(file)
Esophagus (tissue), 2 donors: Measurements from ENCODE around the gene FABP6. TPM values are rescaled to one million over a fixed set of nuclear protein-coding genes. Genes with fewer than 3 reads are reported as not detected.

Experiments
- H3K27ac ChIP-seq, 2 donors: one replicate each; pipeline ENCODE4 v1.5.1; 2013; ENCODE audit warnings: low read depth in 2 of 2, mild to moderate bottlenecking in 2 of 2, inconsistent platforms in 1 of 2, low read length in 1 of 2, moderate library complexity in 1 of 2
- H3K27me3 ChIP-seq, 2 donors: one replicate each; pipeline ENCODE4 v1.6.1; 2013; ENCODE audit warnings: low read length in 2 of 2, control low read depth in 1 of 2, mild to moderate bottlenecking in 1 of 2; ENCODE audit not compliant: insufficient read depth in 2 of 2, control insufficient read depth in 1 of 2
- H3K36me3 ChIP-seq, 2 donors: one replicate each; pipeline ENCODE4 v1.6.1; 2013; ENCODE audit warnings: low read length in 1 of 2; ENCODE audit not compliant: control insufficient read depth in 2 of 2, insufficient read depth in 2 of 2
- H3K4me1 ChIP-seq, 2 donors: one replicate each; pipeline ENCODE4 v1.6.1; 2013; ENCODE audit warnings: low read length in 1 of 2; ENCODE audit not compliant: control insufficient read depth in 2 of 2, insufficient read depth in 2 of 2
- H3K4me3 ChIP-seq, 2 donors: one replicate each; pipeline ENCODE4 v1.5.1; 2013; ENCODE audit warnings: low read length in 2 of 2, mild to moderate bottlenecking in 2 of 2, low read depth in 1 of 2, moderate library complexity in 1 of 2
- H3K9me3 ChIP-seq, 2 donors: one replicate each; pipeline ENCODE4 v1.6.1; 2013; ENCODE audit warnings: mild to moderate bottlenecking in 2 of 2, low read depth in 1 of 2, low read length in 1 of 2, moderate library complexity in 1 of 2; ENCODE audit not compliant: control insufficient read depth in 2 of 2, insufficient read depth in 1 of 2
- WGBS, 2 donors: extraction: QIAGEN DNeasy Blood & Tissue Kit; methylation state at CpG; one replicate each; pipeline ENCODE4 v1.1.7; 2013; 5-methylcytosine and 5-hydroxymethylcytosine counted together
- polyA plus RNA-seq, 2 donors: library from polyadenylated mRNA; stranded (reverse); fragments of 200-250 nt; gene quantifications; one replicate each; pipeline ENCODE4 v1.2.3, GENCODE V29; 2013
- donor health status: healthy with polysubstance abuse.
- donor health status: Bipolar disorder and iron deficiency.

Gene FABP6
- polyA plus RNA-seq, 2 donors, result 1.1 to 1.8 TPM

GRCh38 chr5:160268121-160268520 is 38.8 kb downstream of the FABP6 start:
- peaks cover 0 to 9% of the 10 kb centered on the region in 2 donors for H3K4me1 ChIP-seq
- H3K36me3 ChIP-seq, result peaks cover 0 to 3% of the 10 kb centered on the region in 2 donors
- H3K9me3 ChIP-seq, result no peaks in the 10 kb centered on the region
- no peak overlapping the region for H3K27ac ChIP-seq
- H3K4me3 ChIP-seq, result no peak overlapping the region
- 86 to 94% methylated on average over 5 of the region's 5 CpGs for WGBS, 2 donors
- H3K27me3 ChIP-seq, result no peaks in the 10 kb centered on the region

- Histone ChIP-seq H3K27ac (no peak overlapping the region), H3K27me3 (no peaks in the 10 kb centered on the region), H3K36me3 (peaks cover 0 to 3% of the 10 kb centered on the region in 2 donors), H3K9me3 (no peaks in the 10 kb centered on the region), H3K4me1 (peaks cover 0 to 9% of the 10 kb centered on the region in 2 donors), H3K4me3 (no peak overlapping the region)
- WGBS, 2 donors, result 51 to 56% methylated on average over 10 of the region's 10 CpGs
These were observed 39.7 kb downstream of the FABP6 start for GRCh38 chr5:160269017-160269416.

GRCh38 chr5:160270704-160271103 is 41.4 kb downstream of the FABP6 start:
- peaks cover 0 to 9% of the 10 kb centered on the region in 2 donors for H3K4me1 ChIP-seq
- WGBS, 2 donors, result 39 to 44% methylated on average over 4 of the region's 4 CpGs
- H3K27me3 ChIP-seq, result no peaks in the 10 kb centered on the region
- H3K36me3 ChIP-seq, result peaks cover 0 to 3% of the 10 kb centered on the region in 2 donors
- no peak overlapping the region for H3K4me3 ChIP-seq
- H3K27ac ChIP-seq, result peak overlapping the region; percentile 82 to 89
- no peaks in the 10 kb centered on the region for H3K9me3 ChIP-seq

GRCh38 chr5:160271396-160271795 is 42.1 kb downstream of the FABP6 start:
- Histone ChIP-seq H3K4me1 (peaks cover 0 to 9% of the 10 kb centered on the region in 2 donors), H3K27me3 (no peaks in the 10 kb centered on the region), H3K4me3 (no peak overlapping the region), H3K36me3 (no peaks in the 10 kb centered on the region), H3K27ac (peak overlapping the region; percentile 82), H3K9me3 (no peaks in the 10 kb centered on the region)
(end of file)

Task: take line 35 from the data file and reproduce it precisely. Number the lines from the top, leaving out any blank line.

- Histone ChIP-seq H3K4me1 (peaks cover 0 to 9% of the 10 kb centered on the region in 2 donors), H3K27me3 (no peaks in the 10 kb centered on the region), H3K4me3 (no peak overlapping the region), H3K36me3 (no peaks in the 10 kb centered on the region), H3K27ac (peak overlapping the region; percentile 82), H3K9me3 (no peaks in the 10 kb centered on the region)